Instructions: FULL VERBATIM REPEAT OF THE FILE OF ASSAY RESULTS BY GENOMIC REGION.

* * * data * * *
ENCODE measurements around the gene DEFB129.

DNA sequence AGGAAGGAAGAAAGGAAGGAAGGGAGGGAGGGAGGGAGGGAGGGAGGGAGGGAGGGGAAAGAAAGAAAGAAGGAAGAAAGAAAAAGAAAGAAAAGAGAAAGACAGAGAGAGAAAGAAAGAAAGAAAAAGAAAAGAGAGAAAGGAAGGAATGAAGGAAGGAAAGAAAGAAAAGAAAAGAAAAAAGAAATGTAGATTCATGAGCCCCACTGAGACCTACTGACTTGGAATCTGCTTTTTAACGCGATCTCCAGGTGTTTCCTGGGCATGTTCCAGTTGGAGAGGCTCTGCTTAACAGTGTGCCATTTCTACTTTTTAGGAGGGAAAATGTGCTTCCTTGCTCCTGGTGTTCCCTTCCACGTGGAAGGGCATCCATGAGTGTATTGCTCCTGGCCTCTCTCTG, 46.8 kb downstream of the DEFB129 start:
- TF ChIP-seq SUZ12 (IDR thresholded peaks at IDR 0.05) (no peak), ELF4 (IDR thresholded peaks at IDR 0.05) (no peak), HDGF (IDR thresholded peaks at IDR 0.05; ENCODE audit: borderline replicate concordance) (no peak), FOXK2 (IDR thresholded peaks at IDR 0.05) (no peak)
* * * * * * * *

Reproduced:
ENCODE measurements around the gene DEFB129.

DNA sequence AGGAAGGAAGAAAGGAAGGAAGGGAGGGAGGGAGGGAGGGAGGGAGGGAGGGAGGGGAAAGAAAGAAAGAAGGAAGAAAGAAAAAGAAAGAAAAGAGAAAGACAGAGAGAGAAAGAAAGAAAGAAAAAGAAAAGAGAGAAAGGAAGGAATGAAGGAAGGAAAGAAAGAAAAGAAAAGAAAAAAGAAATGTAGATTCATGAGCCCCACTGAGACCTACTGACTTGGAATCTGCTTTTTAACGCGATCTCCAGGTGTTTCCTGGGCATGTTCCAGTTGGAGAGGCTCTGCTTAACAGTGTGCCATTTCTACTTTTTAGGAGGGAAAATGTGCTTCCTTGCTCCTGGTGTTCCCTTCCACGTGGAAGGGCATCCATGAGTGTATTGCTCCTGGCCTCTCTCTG, 46.8 kb downstream of the DEFB129 start:
- TF ChIP-seq SUZ12 (IDR thresholded peaks at IDR 0.05) (no peak), ELF4 (IDR thresholded peaks at IDR 0.05) (no peak), HDGF (IDR thresholded peaks at IDR 0.05; ENCODE audit: borderline replicate concordance) (no peak), FOXK2 (IDR thresholded peaks at IDR 0.05) (no peak)